Sound — 8
Marilyn Manson has done nothing if not evolve over the course of his headline-grabbing career. He's adopted a David Bowie-esque persona, sliced himself up on stage and been blamed for school shootings and for encouraging the disaffected youth. That's all beside the point. Manson's main mission is making raw, mechanical, industrial-influenced hard rock. He's gotten back to that basic tenet of his sound on The High End of Low. There's a few polished moments here and there like Leave a Scar and 15 but he also slashes and burns with the in-your-face, both lyrically and musically, Pretty as a Swastika and Arma-Goddamn-Motherf--kin-Geddon. Manson isn't attempting to play nice. He's brought bassist Twiggy Ramirez back into the fold, which has reignited some of his old, semi-dormant anger. These two bring out the worst, and we mean that in the best possible way, in one another. Manson proudly lets his scraggly, industrial roots show on Blank and White, while Four Rusted Horses is influenced by the drug-dusted, Mechanical Animals-era of his career.
Lyrics — 8
Manson Brian Warner to his momma- isn't holding back, but then again, did we expect him to? He's talking swastikas, leaving scars, stupid teenage girls and a host of other topics that will have the Christian right wing faction hitting the roof and popping gaskets. He's not just looking for the cheap thrill, though; he's posing questions about how numb we've become to all the shit we see on the local evening news, where human beings are switched out in favor of being a nameless, faceless statistic. Manson bleeds on this record and that's just how we like it.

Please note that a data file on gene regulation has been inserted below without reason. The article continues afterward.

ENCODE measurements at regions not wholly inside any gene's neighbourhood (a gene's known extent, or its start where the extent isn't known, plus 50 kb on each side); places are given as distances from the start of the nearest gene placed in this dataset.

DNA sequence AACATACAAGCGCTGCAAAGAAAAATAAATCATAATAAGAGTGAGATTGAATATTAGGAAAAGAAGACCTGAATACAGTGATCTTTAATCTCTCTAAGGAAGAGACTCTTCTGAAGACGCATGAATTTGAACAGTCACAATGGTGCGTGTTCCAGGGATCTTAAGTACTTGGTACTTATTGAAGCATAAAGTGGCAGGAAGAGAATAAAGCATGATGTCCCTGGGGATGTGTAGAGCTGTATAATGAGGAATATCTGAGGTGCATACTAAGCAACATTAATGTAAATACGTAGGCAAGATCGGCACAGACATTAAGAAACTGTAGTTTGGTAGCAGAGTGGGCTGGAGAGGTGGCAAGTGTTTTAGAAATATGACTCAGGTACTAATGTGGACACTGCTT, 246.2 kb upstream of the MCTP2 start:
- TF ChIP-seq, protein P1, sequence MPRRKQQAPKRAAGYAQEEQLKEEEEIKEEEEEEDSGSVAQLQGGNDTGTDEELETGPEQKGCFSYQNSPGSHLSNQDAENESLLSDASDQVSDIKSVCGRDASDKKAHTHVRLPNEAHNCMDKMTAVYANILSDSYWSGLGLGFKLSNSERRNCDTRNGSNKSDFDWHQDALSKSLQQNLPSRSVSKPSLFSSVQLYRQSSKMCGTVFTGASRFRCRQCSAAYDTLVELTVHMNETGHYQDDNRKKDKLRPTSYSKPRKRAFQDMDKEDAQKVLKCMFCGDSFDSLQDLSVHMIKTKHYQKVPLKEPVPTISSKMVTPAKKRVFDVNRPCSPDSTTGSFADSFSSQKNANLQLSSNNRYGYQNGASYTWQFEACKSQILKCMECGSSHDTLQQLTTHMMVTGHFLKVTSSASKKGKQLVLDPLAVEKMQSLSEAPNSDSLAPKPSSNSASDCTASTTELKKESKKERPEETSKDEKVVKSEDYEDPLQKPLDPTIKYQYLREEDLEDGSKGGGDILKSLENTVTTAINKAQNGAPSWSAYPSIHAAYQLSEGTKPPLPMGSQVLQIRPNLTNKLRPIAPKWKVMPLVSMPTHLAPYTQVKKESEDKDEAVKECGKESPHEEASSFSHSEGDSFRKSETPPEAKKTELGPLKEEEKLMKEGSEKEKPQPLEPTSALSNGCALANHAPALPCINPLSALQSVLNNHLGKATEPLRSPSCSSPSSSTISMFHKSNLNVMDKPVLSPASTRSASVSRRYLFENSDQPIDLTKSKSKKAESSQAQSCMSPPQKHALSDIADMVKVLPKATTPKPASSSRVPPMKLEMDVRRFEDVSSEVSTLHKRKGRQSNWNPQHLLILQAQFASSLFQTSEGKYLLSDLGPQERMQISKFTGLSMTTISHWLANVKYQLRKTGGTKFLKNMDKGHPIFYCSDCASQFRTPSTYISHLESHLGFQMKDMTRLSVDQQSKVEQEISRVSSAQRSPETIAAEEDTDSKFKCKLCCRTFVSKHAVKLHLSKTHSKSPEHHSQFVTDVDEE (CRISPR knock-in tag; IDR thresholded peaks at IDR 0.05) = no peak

Overall Impression — 8
Not as gnarly as Antichrist Superstar and not nearly as eccentric as Mechanical Animals, The High End of Low is certainly more memorable than, say, Holy Wood or even Eat Me, Drink Me. Ramirez must be the catalyst sparking Manson's creative drive and gears, because he hasn't sounded this delightfully or determinedly pissed if in quote a long time. Manson is retrofitted to his groove on The High End of Low so let's hope he continues down this path for the next few years. Even though he hasn't really fallen from grace, he's certainly rebounding, musically-speaking, with The High End of Low, which does dip here and there with a few slow-tempo, melancholic songs like the haunting, ballad-like Running to the Edge of the world. But even the more maudlin songs retain Manson's edge. The High End of Low may confound some, with its alternating current of hope and despair, but diehard Manson'ites will click with this album with fevered passion.